This week seemed extraordinarily long with the snow and extreme cold, but the other night as I went to bed, I kept thinking about homesteaders who once farmed this land, and the American Indians, many of whom were forced to move here. Note, however, before the removal of the Five Civilized Tribes, several tribes already occupied much of Oklahoma. Oklahoma has an interesting and diverse history, and I took a small flight of fiction this week. Please bear with me as we visit my heroine, Elizabeth Barrows, and her family on a snowy morning in Oklahoma Territory. There were five Oklahoma land runs, but the first and most famous was held just outside what became Guthrie, the Territory Capital, on April 22, 1889.
In Elizabeth’s world, it’s now 1904. Oklahoma is not yet a state.
We found our 160 wooded acres of red land about ten miles outside of the Territory Capital which was a good thing as William had to ride all night to register our claim while I stayed with the wagon and waited with a toddler tied to my ankle and a shotgun across my lap. I watched for any lawless man who thought to take our land from us, and you can be sure I knew how to shoot.
Was I worried about Indians? That’s the question I’m most often asked in letters from back home in Philadelphia. Goodness, no, my eyes were peeled and ready for claim jumpers, not the red man who occupies Indian Territory and the Cherokee Outlet. They are our neighbors, and we often trade with them.
Thank the Lord, trouble didn’t visit us that spring day, and on this cold and snowy morn, it seems ages ago. In these fifteen years, we’ve cleared scrub, built fence and used our draft horses (a wedding present from Papa) to plow fields. After several years trying to farm the rocky soil, William and I decided instead to run cattle on the cleared portion of the land. Together, with our neighbors, we built a lean/to barn first and then a small one-room cabin with a loft for the girls from our own trees. A group of us then went and helped them do the same. I don’t know how we’d fend without our friends and neighbors to either side.
It’s a good day when I can stand at the edge of the house and watch the sun set over these sandy hills, a sun as red as the often dusty land beneath my boots; but now, it’s winter, and this one has been cold, full of ice and snow. With a blowing wind that cuts like a knife, I don’t tarry long outdoors gazing at sunsets.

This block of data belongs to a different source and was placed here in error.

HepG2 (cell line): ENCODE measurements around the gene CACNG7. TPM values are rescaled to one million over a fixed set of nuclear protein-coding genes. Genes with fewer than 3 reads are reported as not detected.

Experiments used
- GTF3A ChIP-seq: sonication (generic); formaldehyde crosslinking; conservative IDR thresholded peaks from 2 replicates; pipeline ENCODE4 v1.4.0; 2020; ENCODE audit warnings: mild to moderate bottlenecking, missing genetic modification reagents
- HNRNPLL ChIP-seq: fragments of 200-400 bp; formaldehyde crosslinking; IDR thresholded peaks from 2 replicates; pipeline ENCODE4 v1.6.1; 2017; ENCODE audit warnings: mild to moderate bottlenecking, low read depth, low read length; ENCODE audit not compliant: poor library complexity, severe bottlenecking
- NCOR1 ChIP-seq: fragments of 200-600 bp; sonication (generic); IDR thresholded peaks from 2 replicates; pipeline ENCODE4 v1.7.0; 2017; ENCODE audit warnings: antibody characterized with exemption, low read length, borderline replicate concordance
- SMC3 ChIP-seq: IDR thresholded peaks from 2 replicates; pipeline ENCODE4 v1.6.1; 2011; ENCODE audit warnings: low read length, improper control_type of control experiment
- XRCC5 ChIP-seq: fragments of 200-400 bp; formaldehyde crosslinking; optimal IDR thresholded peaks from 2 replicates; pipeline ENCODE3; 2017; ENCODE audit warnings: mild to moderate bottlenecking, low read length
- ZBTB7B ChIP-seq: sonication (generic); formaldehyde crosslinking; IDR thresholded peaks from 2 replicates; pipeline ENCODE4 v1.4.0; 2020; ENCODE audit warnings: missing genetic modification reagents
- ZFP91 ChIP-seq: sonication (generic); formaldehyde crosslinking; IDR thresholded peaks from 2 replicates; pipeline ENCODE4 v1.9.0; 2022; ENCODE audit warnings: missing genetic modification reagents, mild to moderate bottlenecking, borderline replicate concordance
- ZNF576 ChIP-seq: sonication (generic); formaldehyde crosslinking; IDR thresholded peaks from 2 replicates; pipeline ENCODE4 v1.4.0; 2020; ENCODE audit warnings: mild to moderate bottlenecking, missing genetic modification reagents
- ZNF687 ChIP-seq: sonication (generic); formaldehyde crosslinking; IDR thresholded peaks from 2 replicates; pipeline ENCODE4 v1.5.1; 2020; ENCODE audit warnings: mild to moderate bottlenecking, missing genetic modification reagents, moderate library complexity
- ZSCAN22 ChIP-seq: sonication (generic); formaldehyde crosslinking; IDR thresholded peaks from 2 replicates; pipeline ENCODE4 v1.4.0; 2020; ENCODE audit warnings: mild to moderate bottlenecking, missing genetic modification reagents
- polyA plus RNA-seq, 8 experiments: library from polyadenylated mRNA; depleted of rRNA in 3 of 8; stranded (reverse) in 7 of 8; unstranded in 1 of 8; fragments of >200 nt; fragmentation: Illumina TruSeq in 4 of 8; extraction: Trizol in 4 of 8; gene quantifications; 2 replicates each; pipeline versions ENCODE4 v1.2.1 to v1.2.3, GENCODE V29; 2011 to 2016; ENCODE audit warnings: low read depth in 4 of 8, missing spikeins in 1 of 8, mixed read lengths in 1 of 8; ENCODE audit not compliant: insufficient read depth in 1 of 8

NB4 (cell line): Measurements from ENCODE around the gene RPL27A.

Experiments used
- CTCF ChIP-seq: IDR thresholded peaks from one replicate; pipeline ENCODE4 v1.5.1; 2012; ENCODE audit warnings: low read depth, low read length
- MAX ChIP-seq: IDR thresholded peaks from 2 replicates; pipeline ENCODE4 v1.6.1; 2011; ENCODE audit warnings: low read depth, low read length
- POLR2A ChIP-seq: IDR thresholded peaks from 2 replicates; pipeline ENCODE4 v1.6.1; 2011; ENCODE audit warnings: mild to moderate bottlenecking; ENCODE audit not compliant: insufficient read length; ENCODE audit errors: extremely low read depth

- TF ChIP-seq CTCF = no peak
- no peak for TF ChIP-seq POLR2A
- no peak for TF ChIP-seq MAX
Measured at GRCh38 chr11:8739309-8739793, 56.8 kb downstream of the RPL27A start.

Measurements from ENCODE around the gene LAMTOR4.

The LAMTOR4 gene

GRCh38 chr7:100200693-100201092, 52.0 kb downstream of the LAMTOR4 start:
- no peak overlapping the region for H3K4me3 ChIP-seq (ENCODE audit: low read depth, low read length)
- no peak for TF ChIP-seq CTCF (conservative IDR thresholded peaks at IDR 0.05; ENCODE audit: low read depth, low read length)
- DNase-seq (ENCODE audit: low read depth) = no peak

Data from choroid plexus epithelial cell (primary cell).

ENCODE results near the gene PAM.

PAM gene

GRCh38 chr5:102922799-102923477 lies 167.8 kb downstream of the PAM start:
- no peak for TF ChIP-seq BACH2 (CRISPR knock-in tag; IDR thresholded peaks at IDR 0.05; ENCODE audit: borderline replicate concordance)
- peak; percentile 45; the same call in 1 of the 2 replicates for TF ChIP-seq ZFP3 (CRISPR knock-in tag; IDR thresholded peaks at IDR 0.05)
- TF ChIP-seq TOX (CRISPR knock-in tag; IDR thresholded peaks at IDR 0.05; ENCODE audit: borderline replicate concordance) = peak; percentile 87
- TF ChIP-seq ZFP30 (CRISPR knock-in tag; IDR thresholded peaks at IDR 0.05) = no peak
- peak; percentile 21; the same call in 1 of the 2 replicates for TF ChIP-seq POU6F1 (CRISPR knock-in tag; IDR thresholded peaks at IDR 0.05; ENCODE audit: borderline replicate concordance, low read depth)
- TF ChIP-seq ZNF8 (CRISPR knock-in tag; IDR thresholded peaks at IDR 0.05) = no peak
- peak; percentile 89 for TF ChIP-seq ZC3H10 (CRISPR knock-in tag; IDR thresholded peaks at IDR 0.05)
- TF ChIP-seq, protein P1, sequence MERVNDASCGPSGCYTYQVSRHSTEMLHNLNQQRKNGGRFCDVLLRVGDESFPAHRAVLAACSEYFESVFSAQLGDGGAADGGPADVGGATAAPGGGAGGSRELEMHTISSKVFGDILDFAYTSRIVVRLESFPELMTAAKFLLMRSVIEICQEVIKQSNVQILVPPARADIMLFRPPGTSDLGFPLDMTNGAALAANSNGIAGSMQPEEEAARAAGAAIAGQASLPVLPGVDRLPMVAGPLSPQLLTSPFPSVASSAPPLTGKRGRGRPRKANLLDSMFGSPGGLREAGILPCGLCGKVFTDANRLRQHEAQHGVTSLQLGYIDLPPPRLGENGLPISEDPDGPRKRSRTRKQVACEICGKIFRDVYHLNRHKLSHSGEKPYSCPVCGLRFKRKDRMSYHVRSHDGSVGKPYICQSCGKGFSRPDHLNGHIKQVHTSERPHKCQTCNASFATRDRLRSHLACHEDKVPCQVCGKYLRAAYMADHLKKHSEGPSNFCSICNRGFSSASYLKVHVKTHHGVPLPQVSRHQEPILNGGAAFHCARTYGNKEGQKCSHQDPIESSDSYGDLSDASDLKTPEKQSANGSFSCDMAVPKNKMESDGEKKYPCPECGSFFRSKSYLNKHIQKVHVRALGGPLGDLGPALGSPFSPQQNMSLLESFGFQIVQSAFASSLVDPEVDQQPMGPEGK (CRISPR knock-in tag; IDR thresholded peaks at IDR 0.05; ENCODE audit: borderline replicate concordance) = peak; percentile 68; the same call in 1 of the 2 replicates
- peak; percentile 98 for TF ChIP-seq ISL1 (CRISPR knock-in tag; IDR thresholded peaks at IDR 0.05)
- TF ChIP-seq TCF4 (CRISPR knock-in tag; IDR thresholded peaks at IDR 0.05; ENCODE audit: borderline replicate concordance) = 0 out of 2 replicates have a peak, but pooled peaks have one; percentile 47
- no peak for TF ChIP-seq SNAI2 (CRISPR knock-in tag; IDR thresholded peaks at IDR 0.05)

Seventeen years into marriage, William and I have been blessed with twelve children, although two were taken up to heaven by the Lord. Every name is set down in the family bible which, next to the horses, is our greatest treasure. It and the two or three other books we own, are kept warm and dry in a cabinet next to the door. On an evening while the girls and I knit or sew, William takes down the bible, and in his clear, strong voice, reads to us. Every one of my children can read and write and do sums. I am terrible proud of this accomplishment (although it’s a vanity) because I once thought to be a school teacher. William and I began courting in Philadelphia when he came in to buy groceries at Papa’s store. A year after we wed, we traveled west to the Unassigned Lands because, despite our trials and tribulations, we could own land which was free and clear as long as we made improvements and stayed on it for five years.
We’re grateful for the children. They are our extra hands in the fields, and though I don’t say it much, they carry my heart with them wherever they go. Each helps in his or her own way. The boys aid William in splitting wood for the stove and planting the garden. We all help with the harvest and feed the animals, moving them from pasture to pasture. In order, the children are Margaret (16), William (14), Samuel (13) Rose (12), Matthew (11), Stephen (10), Mary(8), whose job is to help her sister, Martha (5), gather the eggs from the hens house, Luke (4) and Timothy (3). Our two angels in heaven are John and Michael. A quiver full of arrows to be sure.
These thoughts occupy my mind this morning, as I lie within my cozy cocoon of four quilts. I feel William move beside me, and although it’s still dark, I hear him rising and pulling on his boots. He doesn’t speak, but touches my back to make sure I’m awake. Before I can climb out of bed, he’s off to break the water for the horses, and cattle, including Elinor, our Jersey milk cow, we hope is pregnant with a spring calf. My toes, already covered in two layers of wool socks, slide into boots, and shivering, I pull my dress over my head as quickly as I can. It feels even colder than the night before, and we’re in our third day of snow. Nineteen-oh-four has been an extremely cold winter for the territory, with more snow than usual. With a long stick, I stoke the fire into waking. As I boil the coffee,William returns and with him the cold air behind. He stomps his feet, and I hand him a cup of coffee as I begin frying potatoes. His thanks is a gentle kiss placed atop my hair. The girls start stumbling downstairs, and the boys woken by our noise, are soon up and at the table. We thank God for what we have and dig into bacon, hoe cakes and the taters. We save the precious eggs because the flock of hens don’t lay more than a couple every day, and we might need those for supper.
After breakfast, the girls and I begin washing up, and in spite of all the layers, I am cold, cold to my bones. When will this winter end, I wonder? Mary has a worrisome cough, and I’m nearly out of elderberry syrup. It’s a long ride into town so honey and apple cider vinegar may have to do.
I hope you enjoyed my early homestead vignette . . . .